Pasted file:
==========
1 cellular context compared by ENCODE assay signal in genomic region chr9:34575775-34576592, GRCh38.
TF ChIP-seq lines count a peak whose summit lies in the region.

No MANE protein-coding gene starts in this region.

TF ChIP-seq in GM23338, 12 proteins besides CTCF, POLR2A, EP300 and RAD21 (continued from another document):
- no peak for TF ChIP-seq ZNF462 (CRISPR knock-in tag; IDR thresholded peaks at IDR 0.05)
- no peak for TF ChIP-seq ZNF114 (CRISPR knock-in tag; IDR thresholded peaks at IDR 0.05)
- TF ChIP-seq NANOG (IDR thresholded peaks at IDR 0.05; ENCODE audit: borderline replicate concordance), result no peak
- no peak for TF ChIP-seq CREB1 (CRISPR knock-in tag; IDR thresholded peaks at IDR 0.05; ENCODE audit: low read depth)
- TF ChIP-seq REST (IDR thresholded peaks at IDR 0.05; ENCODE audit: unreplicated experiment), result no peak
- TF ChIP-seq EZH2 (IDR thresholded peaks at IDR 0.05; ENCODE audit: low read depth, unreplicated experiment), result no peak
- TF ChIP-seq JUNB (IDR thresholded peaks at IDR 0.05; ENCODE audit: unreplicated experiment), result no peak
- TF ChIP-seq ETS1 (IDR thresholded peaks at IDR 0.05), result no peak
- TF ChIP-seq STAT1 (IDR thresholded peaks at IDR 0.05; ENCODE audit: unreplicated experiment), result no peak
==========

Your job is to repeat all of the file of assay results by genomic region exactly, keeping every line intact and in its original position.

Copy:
1 cellular context compared by ENCODE assay signal in genomic region chr9:34575775-34576592, GRCh38.
TF ChIP-seq lines count a peak whose summit lies in the region.

No MANE protein-coding gene starts in this region.

TF ChIP-seq in GM23338, 12 proteins besides CTCF, POLR2A, EP300 and RAD21 (continued from another document):
- no peak for TF ChIP-seq ZNF462 (CRISPR knock-in tag; IDR thresholded peaks at IDR 0.05)
- no peak for TF ChIP-seq ZNF114 (CRISPR knock-in tag; IDR thresholded peaks at IDR 0.05)
- TF ChIP-seq NANOG (IDR thresholded peaks at IDR 0.05; ENCODE audit: borderline replicate concordance), result no peak
- no peak for TF ChIP-seq CREB1 (CRISPR knock-in tag; IDR thresholded peaks at IDR 0.05; ENCODE audit: low read depth)
- TF ChIP-seq REST (IDR thresholded peaks at IDR 0.05; ENCODE audit: unreplicated experiment), result no peak
- TF ChIP-seq EZH2 (IDR thresholded peaks at IDR 0.05; ENCODE audit: low read depth, unreplicated experiment), result no peak
- TF ChIP-seq JUNB (IDR thresholded peaks at IDR 0.05; ENCODE audit: unreplicated experiment), result no peak
- TF ChIP-seq ETS1 (IDR thresholded peaks at IDR 0.05), result no peak
- TF ChIP-seq STAT1 (IDR thresholded peaks at IDR 0.05; ENCODE audit: unreplicated experiment), result no peak